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Congratulations! It's a... dragon?

The central bearded dragon (Pogona vitticeps) is a species of lizard with a flattened body, entirely covered by specialized scales. These lizards got their name due to their ability of making their throat look like a beard by inflating and puffing it out as well as the ability of their throat to turn to black when threatened.

Photo Description – The Central bearded dragon (Pogona vitticeps). Photo credits: David Cook [Public domain], via

The central bearded dragon is an opportunistic omnivore widely distributed over eastern and central parts of Australia, found from the southeastern Northern Territory to the eastern part of southern Australia. They live in very diverse habitats including desert, dry forests and scrublands. Normally, these animals are diurnal. The central bearded dragon is an excellent climber, often found perched in bushes as well as on branches of trees and fence posts, spending as much time perching as it does on the ground. They are not social animals, though sometimes they congregate into groups to feed and bask.

Today we share a chromosome-length genome assembly for the central bearded dragon based on a draft assembly by Georges et al. GigaScience (2015). This draft was scaffolded with data donated by Norman, a central bearded dragon from Houston Zoo. Check out the interactive Hi-C contact map for the 16 chromosomes of the central bearded dragon below!

Central bearded dragon is one of the only two species of squamates (scaled reptiles) that has what's called genetic sex determination with overriding thermal influence (the other one being the eastern three-linked skink). (The lack of species with unambiguously identified sex reversal is not necessarily a reflection of this being a rare trait among reptiles as it is difficult to detect and document.) A study in 2015 has demonstrated that when eggs are incubated at temperatures above 32 °C (90 °F) some genetic males are born female! (1)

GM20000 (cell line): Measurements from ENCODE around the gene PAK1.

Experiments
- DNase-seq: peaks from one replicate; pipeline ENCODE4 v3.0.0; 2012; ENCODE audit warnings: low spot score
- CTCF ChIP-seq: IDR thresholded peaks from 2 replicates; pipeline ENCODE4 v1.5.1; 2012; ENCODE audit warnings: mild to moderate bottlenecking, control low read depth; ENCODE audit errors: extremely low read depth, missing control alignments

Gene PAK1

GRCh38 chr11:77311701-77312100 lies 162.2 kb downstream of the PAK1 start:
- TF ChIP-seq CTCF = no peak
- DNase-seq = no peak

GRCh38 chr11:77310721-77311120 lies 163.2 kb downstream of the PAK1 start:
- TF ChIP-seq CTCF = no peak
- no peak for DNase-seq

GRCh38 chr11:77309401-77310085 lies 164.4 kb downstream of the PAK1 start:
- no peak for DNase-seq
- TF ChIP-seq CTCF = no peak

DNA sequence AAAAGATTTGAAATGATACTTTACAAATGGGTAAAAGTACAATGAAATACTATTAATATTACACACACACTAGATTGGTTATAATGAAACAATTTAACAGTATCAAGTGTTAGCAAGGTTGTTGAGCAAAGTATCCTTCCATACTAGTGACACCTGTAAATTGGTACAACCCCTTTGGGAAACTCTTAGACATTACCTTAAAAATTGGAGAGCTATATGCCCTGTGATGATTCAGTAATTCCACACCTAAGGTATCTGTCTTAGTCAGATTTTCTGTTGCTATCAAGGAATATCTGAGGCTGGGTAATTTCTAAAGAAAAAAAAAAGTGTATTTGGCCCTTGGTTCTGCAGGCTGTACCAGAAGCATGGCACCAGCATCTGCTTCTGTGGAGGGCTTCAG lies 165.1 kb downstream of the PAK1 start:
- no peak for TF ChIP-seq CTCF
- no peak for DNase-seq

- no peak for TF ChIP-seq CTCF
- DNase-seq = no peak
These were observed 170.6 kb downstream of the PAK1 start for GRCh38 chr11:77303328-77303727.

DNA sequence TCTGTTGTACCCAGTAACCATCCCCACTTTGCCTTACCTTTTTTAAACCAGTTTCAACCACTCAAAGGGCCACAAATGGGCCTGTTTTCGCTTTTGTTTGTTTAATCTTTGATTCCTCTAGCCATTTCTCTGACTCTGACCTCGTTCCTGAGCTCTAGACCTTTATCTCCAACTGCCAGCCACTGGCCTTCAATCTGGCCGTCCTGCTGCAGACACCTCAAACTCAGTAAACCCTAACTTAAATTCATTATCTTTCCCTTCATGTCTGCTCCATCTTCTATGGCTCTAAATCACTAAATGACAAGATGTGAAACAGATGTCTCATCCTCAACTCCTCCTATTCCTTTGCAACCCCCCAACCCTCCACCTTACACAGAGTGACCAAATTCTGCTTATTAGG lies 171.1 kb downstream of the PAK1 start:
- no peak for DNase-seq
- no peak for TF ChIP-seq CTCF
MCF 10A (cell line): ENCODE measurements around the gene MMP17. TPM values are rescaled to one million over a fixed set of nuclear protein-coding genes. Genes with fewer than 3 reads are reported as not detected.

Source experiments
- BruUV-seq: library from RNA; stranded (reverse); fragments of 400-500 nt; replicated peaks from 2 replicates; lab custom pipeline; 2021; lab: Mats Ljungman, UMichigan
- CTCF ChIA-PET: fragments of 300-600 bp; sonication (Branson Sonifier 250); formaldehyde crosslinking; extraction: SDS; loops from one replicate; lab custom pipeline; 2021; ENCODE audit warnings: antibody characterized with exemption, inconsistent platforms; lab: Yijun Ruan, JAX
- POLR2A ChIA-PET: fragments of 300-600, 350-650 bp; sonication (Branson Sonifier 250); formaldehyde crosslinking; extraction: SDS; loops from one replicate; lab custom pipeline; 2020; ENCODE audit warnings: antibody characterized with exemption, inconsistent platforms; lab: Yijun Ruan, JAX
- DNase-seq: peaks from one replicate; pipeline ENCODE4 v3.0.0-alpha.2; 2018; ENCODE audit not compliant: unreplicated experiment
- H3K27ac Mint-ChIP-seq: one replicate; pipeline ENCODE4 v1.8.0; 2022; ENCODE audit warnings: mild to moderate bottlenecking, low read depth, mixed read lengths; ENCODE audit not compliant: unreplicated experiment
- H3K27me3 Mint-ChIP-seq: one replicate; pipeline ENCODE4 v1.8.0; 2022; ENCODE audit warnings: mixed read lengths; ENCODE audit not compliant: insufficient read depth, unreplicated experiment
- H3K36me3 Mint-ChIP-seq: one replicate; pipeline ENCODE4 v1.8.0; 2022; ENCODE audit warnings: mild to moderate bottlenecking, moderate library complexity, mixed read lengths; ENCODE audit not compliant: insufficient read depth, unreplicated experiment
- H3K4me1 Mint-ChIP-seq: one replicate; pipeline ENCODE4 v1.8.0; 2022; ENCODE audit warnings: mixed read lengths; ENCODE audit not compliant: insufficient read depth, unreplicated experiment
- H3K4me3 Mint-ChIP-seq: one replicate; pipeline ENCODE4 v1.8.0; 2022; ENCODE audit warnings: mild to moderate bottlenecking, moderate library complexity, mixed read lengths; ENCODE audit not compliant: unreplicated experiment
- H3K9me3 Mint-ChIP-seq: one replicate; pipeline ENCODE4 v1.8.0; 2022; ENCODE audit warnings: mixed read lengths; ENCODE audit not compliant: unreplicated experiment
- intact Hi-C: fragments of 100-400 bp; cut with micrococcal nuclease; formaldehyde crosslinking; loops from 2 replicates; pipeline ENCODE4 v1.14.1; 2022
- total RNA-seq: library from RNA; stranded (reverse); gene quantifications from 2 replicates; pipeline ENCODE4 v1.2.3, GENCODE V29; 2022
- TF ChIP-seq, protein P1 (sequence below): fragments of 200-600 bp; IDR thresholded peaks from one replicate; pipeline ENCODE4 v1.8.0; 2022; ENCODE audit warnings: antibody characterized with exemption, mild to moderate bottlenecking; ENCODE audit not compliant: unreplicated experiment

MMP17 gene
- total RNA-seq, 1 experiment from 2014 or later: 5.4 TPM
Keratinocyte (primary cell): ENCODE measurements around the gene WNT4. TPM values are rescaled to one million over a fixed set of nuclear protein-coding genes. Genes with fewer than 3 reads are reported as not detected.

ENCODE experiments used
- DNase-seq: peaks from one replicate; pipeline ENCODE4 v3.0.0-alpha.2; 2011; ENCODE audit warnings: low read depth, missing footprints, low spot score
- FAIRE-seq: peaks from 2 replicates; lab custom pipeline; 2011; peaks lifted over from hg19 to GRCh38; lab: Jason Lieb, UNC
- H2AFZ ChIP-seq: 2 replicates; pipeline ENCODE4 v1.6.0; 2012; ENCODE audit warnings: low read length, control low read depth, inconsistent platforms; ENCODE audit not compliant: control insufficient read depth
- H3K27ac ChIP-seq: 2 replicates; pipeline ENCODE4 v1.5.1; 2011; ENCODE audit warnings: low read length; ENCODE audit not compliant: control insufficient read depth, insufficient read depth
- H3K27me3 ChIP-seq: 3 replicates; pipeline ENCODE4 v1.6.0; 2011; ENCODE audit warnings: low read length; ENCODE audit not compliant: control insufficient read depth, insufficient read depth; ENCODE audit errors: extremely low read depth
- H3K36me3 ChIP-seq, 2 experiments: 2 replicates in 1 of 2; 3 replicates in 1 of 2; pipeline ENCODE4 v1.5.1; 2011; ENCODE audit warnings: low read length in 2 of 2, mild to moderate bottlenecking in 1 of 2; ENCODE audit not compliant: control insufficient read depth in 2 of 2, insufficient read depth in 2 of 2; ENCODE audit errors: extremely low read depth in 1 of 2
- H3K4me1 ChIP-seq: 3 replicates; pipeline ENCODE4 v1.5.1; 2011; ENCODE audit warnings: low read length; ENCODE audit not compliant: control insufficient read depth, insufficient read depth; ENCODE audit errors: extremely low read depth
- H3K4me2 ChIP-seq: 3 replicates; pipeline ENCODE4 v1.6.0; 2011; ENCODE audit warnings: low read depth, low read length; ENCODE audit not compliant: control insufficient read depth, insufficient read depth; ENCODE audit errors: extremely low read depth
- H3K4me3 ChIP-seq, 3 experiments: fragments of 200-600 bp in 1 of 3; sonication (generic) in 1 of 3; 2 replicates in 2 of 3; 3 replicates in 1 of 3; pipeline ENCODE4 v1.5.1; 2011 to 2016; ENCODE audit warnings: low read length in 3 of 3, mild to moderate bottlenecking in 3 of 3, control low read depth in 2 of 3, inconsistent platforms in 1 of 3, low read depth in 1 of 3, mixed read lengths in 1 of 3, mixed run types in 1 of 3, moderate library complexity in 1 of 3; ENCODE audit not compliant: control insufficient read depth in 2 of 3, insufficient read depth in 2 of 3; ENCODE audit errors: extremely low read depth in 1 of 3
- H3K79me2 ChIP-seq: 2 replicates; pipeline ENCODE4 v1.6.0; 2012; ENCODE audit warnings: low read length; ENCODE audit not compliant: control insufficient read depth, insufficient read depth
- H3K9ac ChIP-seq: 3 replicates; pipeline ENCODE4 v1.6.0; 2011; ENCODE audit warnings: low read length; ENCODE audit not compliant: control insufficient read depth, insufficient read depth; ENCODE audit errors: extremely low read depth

We hope that improvements to the bearded dragon reference genome assembly will improve genomic resources available for studying sex reversal in the species, help explore its prevalence and evolutionary implications in the current climate change landscape of rising temperatures.


Holleley CE, O'Meally D, Sarre SD, Graves JAM, Ezaz T, Matsubara K, Azad B, Zhang X, Georges A. (2015). "Sex reversal triggers the rapid transition from genetic to temperature-dependent sex". Nature. 523 (7558): 79‒82. doi:10.1038/nature14574

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